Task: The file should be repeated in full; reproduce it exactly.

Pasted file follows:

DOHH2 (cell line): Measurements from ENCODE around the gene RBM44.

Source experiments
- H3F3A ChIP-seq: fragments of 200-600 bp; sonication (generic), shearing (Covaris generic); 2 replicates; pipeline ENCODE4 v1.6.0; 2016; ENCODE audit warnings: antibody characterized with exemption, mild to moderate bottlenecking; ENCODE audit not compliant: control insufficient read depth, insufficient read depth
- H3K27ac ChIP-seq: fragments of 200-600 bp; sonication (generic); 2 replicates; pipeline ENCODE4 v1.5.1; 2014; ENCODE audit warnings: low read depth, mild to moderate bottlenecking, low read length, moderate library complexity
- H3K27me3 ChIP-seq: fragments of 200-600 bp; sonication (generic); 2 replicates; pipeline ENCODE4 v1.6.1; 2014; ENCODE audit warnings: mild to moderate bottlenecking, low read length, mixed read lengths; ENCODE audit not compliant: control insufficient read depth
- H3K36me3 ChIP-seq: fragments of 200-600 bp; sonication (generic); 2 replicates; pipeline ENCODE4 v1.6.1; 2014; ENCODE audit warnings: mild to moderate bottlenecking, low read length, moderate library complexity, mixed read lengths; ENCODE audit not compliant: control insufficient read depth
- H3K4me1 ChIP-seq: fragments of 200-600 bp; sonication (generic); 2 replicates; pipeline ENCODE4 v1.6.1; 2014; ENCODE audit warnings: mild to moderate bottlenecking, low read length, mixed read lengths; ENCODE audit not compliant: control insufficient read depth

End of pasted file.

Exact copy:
DOHH2 (cell line): Measurements from ENCODE around the gene RBM44.

Source experiments
- H3F3A ChIP-seq: fragments of 200-600 bp; sonication (generic), shearing (Covaris generic); 2 replicates; pipeline ENCODE4 v1.6.0; 2016; ENCODE audit warnings: antibody characterized with exemption, mild to moderate bottlenecking; ENCODE audit not compliant: control insufficient read depth, insufficient read depth
- H3K27ac ChIP-seq: fragments of 200-600 bp; sonication (generic); 2 replicates; pipeline ENCODE4 v1.5.1; 2014; ENCODE audit warnings: low read depth, mild to moderate bottlenecking, low read length, moderate library complexity
- H3K27me3 ChIP-seq: fragments of 200-600 bp; sonication (generic); 2 replicates; pipeline ENCODE4 v1.6.1; 2014; ENCODE audit warnings: mild to moderate bottlenecking, low read length, mixed read lengths; ENCODE audit not compliant: control insufficient read depth
- H3K36me3 ChIP-seq: fragments of 200-600 bp; sonication (generic); 2 replicates; pipeline ENCODE4 v1.6.1; 2014; ENCODE audit warnings: mild to moderate bottlenecking, low read length, moderate library complexity, mixed read lengths; ENCODE audit not compliant: control insufficient read depth
- H3K4me1 ChIP-seq: fragments of 200-600 bp; sonication (generic); 2 replicates; pipeline ENCODE4 v1.6.1; 2014; ENCODE audit warnings: mild to moderate bottlenecking, low read length, mixed read lengths; ENCODE audit not compliant: control insufficient read depth